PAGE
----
Most points saw little change Thursday in moving up or down a dime or less from flat. The arrival of early fall-like weather in northern market areas and the screen’s prior-day 13.3-cent drop brought a quick end to Wednesday’s all-points rally. However, the formation of Tropical Depression Five in the eastern Caribbean Sea and its likely journey straight into the Gulf of Mexico stand a good chance of raising prices Friday.
Flat quotes were common, and few points saw a change in either direction that rose above single digits. Movement ranged up to a little more than a dime higher and (with one exception) up to about 15 cents lower. Most of the losses of more than a dime were concentrated in the Rockies.
A Florida citygate quote representing a plunge of 40 cents was atypical of the rest of the market, but came after Florida Gas Transmission lifted an Overage Alert Day. The effect also was felt in Florida Gas Zone 3, which was the only Louisiana point to register a double-digit drop.
The National Hurricane Center (NHC) made it official late Thursday afternoon: not only had the fifth tropical depression of the 2006 Atlantic hurricane season formed as it passed through the Windward Islands (southern half of the Lesser Antilles chain between Puerto Rico and Venezuela), but it was expected to rate the name of Ernesto within the following 24 hours. At 5 p.m. AST the center of TD5 was about 155 miles southwest of Martinique and about 455 miles south-southeast of San Juan, Puerto Rico. It was moving west at nearly 22 mph, NHC said. Maximum sustained winds were near 35 mph, the threshold for tropical storm status.
The ominous aspect for the gas industry is that NHC’s projection of TD5’s path over the next five days has the depression threading its way between Mexico’s Yucatan Peninsula and the western end of Cuba by Tuesday afternoon. There is a chance that TD5’s current proximity to the South American land mass and likely passage close to Jamaica may both slow it down and weaken it to some degree.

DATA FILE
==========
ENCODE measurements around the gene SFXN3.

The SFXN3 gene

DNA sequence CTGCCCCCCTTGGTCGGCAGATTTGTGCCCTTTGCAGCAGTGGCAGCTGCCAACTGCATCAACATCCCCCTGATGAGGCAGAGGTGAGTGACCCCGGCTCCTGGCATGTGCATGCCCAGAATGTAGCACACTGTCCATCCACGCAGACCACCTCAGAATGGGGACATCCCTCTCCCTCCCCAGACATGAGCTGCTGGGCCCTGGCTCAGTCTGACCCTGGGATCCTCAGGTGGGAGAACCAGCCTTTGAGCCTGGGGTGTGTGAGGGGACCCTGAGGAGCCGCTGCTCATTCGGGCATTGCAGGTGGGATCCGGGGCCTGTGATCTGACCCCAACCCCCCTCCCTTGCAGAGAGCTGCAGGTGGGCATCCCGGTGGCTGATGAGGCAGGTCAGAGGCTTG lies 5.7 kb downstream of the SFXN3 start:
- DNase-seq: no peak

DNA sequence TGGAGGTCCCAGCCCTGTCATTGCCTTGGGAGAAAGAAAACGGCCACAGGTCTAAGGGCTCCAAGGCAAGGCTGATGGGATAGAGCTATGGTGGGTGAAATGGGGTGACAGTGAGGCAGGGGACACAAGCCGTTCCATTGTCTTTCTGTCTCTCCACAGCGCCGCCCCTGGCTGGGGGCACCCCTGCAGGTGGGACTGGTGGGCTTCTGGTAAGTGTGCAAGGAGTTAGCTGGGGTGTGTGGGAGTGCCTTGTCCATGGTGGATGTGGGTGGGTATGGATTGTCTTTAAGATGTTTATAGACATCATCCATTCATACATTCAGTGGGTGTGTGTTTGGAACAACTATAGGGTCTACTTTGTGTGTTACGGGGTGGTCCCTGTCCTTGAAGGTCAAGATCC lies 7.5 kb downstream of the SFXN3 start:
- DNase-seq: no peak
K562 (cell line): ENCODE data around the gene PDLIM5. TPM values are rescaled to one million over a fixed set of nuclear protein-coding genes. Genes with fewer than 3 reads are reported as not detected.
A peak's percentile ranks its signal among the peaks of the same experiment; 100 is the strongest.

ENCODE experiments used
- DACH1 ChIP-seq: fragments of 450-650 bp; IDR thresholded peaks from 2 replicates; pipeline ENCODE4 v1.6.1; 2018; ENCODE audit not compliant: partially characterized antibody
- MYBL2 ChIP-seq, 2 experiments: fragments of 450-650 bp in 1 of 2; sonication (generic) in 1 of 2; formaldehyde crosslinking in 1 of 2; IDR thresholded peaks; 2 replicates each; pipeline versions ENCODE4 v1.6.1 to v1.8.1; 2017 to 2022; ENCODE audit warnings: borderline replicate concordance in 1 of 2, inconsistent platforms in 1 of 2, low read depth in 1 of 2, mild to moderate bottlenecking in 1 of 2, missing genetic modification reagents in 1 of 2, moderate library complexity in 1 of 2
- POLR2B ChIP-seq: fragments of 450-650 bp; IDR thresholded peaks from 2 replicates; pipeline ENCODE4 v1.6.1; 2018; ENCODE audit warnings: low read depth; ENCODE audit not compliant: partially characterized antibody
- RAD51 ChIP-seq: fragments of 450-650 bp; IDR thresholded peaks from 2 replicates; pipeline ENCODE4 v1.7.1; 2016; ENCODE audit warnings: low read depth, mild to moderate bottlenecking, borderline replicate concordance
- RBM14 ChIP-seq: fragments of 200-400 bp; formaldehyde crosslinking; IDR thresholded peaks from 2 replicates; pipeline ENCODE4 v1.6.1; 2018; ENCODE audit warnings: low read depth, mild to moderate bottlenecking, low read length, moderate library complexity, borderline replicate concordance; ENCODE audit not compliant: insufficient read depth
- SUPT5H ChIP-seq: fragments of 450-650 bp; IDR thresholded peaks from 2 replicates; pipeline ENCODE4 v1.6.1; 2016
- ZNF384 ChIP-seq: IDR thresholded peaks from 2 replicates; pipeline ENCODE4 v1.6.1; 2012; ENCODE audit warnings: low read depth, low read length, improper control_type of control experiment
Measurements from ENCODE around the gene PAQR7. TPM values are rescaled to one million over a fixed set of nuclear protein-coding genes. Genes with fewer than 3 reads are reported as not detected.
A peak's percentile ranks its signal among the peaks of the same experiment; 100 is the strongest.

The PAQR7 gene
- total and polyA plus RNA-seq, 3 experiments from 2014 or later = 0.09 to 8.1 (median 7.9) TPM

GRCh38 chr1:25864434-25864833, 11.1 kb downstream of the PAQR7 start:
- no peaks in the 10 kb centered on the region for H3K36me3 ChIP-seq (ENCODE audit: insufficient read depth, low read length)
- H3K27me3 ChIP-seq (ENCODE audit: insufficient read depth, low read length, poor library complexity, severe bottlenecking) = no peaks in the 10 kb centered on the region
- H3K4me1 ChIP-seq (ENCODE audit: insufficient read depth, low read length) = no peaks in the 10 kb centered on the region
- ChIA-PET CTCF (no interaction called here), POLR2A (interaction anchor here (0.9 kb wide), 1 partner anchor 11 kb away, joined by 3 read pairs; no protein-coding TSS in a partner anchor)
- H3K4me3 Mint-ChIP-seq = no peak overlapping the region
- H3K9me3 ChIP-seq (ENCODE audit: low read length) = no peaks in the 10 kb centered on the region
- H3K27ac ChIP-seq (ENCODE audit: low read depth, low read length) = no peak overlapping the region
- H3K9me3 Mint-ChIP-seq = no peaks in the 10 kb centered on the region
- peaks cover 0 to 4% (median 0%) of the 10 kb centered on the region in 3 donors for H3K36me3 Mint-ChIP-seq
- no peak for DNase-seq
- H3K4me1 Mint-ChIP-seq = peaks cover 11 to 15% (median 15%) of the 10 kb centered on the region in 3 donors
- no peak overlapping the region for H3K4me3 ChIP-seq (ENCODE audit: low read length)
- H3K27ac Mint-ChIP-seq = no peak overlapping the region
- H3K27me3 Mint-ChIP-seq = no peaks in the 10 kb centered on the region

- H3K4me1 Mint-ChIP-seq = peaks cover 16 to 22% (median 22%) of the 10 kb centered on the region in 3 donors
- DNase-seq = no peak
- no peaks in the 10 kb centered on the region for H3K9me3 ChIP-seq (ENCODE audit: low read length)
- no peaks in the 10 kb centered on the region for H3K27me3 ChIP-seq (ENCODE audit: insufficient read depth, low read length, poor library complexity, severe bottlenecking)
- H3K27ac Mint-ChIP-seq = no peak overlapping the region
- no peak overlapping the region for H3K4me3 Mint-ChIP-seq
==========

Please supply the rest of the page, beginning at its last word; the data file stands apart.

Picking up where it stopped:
Based on the tropical developments and the screen’s strength Thursday, one source predicted that cash prices are likely to rise at most if not all locations Friday despite weak weather fundamentals in northern market areas and the weekend effect on prices.
Tropical Storm Debby may still become the season’s first hurricane eventually, but it had faded out of the market picture for being expected to curve back out into the Atlantic and never approach any land masses.
The Energy Information Administration was fairly well in line with market expectations in estimating a 57 Bcf storage injection for the week ending Aug. 18. Nymex traders’ response in sending September gas futures up 20.4 cents on the day may have seemed a little overly bullish, but they likely based the move higher on the tropical activity.
The southern half of the U.S. continues to provide the bulk of cooling load for gas currently. Most sections of the Midwest and Northeast are not expected to get above the 70s Friday.
A Midwest marketer confirmed that her area is enjoying quite mild weather. Her company has started buying daily gas again, she said, “but just a little because the price is still too high.” On the eve of bidweek, she reported hearing September basis at Michigan citygates of minus 3 cents to flat for Consumers Energy and minus 10 cents for MichCon.
The market has been real quiet lately as everybody seems to realize that the summer is nearing its end, said a western source. About the only excitement right now, he added, “is waiting for the first big storm of the year.”
The Anniversary Approaches: On Friday, Aug. 26, 2005, most of the business day had passed with the NHC still projecting that Hurricane Katrina would make landfall in the Pensacola, FL area near the Alabama border, which would have had little impact on most offshore interests. But a check of the NHC website late that afternoon revealed a drastic change in the expected path, leading Daily GPI‘s cash market coverage in the Aug. 29 issue to be headlined “Most Prices Up as Hurricane Threat Grows; Expected Path Shifted Toward Southeast LA” (see Daily GPI, Aug. 29, 2005). Of course, we all know now that the new prediction was substantiated in spades and how much devastation was wreaked on Gulf of Mexico oil and gas infrastructure and production and on Gulf Coast residents (reinforced less than a month later by Hurricane Rita).
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